Unifying Psychology

Unity

[Photo by otherthings]

Since psychology’s split from philosophy around the turn of the last century, much talk has focussed on how the discipline should model itself on the natural sciences. Wilhelm Wundt, the godfather of experimental psychology thought psychology should look towards physics for its inspiration. Physics and psychology are, of course, very different disciplines, but, despite this, they do still have one common goal.

A long-held dream of physicists is the unification of the fundamental forces of nature into a grand unified theory. Much progress has been made in unifying the electromagnetic forces but the difficult one has always been gravity. Some progress has been made with ideas like String Theory but finding that elusive Higgs Boson is holding things up.

Psychology, meanwhile, languishes back in the Dark Ages compared to physics. At least physics has agreed on common terminology for its fundamental concepts. You don’t find different physicists with different names for gravity. By contrast in psychology, as Staats (1999) points out, we have, for example: ‘self-concept’, ‘self-image’, self-perception’, ‘self-esteem’, ‘self-efficacy’ and the plain old ‘self’. What’s the difference? Perhaps little, yet all these words are still used and this is just one of many ill-defined concepts.

Let’s set aside the question of whether it is possible or even desirable to unify psychology and accept its utility for the purposes of discussion. What factors have lead to the current state of disunity and how might this problem be rectified? Two recent articles provide some answers, Sternberg & Grigorenko (2001) see a largely methodological and organisational problem solved by the adoption of new research habits, while Henriques (2003) sees an epistemological problem in search of a meta-theoretical solution.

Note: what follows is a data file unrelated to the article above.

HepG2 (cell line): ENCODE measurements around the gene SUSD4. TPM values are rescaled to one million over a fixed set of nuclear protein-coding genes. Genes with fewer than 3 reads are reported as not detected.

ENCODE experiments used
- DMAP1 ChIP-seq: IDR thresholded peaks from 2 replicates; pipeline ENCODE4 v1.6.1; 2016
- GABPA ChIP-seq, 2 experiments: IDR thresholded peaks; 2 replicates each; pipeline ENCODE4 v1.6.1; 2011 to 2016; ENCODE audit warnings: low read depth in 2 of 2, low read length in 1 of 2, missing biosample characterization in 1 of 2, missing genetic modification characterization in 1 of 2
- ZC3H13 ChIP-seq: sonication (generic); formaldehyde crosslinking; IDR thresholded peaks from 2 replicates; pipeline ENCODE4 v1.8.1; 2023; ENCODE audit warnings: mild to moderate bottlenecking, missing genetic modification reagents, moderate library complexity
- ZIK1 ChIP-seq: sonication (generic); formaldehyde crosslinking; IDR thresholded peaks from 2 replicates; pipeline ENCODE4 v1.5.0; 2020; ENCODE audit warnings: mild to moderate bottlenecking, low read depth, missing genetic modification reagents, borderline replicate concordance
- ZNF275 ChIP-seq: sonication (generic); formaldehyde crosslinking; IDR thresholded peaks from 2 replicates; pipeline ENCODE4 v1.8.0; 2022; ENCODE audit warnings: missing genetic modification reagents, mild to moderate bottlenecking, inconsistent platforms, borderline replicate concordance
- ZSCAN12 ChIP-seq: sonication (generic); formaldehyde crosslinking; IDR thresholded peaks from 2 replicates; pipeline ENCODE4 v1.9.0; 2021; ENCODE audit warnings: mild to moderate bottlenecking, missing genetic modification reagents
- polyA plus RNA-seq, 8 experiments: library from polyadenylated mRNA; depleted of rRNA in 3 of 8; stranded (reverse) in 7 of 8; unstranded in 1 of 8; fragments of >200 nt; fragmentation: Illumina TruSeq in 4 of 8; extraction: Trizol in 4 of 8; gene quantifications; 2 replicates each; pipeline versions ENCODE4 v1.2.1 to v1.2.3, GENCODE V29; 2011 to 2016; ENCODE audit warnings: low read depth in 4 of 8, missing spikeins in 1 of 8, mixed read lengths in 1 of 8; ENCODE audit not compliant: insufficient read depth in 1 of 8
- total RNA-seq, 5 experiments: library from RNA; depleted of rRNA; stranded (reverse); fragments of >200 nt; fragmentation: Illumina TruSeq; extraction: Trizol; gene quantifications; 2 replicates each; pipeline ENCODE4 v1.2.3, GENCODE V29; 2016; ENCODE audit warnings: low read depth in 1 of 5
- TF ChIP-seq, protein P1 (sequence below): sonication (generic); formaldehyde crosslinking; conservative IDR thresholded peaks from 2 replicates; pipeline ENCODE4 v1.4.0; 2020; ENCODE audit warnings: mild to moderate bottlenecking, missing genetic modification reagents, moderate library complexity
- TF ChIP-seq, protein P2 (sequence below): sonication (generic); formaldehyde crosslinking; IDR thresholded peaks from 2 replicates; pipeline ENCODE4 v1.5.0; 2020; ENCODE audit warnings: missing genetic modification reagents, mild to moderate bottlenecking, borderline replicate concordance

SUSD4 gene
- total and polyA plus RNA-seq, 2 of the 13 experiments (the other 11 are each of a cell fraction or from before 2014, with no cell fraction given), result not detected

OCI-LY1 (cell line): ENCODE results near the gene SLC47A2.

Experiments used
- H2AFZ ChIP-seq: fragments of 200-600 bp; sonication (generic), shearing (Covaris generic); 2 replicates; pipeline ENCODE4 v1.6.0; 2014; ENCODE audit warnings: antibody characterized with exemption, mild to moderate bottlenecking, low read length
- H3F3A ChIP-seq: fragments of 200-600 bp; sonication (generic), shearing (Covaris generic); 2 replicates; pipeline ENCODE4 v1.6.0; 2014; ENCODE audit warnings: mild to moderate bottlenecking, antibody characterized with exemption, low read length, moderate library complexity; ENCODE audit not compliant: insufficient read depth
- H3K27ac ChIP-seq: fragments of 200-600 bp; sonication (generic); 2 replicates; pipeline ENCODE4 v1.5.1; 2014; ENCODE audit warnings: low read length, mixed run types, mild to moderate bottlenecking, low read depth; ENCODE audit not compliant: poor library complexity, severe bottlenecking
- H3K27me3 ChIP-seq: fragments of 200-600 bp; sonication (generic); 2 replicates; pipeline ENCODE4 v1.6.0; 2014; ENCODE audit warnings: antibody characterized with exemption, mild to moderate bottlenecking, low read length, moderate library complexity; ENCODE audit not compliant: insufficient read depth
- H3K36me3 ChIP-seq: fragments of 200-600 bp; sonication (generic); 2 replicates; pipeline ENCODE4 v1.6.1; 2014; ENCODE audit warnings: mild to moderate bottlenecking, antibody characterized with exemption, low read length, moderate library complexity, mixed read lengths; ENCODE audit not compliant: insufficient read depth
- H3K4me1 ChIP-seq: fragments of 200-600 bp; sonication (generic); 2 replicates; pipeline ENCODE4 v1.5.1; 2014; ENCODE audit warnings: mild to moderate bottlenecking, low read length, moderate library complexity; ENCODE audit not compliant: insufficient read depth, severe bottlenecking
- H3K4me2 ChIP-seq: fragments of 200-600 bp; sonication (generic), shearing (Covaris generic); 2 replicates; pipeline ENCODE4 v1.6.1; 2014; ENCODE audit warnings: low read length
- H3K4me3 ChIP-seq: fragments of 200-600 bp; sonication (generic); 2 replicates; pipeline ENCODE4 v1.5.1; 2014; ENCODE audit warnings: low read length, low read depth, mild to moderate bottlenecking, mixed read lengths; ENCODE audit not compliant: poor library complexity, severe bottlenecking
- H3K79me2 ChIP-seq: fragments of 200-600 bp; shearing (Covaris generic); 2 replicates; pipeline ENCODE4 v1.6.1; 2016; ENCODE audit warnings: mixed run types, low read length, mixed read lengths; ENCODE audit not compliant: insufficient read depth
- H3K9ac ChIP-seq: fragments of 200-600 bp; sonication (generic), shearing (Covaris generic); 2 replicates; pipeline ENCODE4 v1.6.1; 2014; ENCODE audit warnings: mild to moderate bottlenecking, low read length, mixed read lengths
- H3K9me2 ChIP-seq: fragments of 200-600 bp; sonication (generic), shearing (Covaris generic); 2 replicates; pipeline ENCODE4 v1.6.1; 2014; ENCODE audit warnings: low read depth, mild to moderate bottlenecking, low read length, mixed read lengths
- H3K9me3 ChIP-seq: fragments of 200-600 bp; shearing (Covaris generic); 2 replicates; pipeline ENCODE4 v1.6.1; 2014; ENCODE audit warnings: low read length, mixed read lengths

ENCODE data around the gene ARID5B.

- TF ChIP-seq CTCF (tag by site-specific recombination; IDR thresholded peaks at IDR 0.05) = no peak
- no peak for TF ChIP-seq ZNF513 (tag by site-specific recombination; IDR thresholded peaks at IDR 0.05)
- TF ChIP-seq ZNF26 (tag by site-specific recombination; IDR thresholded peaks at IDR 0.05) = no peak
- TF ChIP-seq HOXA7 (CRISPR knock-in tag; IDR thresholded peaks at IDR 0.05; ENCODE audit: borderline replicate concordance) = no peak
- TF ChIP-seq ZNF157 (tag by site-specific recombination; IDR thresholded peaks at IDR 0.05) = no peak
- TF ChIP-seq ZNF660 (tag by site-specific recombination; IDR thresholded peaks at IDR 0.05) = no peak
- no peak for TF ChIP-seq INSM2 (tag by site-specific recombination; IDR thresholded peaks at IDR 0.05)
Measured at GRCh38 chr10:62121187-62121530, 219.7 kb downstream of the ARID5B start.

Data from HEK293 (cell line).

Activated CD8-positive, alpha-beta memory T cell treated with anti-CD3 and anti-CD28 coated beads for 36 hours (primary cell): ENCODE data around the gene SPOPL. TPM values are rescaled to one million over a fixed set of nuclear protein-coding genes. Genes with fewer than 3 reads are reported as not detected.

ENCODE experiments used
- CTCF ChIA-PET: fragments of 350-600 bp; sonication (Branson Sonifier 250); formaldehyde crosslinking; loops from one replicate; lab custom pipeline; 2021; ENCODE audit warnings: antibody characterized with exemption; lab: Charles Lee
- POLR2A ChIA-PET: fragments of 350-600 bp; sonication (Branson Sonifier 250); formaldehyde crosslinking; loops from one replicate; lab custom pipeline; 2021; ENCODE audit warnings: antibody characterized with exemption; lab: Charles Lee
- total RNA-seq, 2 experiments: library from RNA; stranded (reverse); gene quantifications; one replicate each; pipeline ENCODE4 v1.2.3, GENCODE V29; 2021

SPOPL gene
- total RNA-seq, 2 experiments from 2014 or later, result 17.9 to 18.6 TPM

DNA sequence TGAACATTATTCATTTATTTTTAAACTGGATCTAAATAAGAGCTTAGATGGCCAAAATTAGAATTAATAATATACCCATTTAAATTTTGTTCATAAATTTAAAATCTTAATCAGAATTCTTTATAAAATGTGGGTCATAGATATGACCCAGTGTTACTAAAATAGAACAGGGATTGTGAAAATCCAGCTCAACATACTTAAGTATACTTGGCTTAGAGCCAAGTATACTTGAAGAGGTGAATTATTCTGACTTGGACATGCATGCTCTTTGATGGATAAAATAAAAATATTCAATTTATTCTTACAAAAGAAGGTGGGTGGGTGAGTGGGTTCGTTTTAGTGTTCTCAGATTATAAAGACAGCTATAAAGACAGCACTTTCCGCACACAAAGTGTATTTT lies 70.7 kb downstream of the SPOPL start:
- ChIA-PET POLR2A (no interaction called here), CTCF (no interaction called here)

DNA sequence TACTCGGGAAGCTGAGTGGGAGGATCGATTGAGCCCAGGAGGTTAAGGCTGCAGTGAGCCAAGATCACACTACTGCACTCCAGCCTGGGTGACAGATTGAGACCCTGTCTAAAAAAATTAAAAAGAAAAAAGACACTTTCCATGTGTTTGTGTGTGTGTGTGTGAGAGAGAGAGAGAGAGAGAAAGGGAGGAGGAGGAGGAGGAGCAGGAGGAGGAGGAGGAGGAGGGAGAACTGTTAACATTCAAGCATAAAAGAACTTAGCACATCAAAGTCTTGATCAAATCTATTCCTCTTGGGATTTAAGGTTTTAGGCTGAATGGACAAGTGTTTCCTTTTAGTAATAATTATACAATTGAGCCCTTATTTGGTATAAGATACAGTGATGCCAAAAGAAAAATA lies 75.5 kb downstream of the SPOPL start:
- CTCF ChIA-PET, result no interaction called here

Sternberg & Grigorenko (2001)

The first problem Sternberg & Grigorenko (2001) identify is psychologists’ focus on single methodologies. The example they provide – well-known to undergraduates – is of the connection, or lack of connection, found between attitudes and behaviour. The standard way of investigating attitudes in the past has been to ask people to complete a questionnaire on their attitudes and then, later, observe their behaviour. Frequently little connection is found between what people say they believe and how they act – a finding cynics would consider unsurprising.

A good example of a challenge to this approach is the Implicit Attitudes Test (IAT) used in the study of prejudice. This is a computer-based test that measures participant’s reaction times to the faces of Black and White people. Low and behold a number of prejudices are revealed when each face is assessed relative to other faces. By relying on reaction times, this test cleverly nullifies the ability of participants to cover up their prejudiced attitudes in order to conform to social expectations.

Sternberg & Grigorenko (2001) call this methodological pluralism ‘converging operations’ and offer some reasons why researchers don’t adopt this approach more often:

  • Training: Psychologists are often not trained in multiple methodologies and tend to see retraining in alternative methodologies as too great an investment of time and effort.
  • Panaceas: Researchers see the particular methodology they use as providing all or most of the answers that they are looking for. In reality, no one methodology can do this.
  • Norms: Journals, fields of study, departments. They all have norms researchers follow, whether consciously or unconsciously.

The second major problem for Sternberg & Grigorenko (2001) is the way psychology is split into sub-disciplines. One clear example of this is the study of memory. Memory is generally studied by cognitive psychologists who have trained in cognitive psychology and work in a department most closely with other cognitive psychologists. But memory should be studied across fields: by cognitive neuroscience, biological psychology, social psychology, clinical psychology, behavioural genetics and so on. Integrating ideas from all these fields on the same phenomenon seems more likely to produce a more useful model.

Ultimately the reason that change has not occurred is that many people have vested interests in the way the system already operates. Apart from this many are not aware, or do not accept, that there is a problem to be addressed.

Sternberg & Grigorenko (2001) Unified Psychology [Abstract]
More on Henriques’ approach to unity in this post.

About the author


Dr Jeremy Dean is a psychologist and the author of PsyBlog. His latest book is "Making Habits, Breaking Habits: How to Make Changes That Stick". You can follow PsyBlog by email, by RSS feed, on Twitter and Google+.

Published: 1 August 2006

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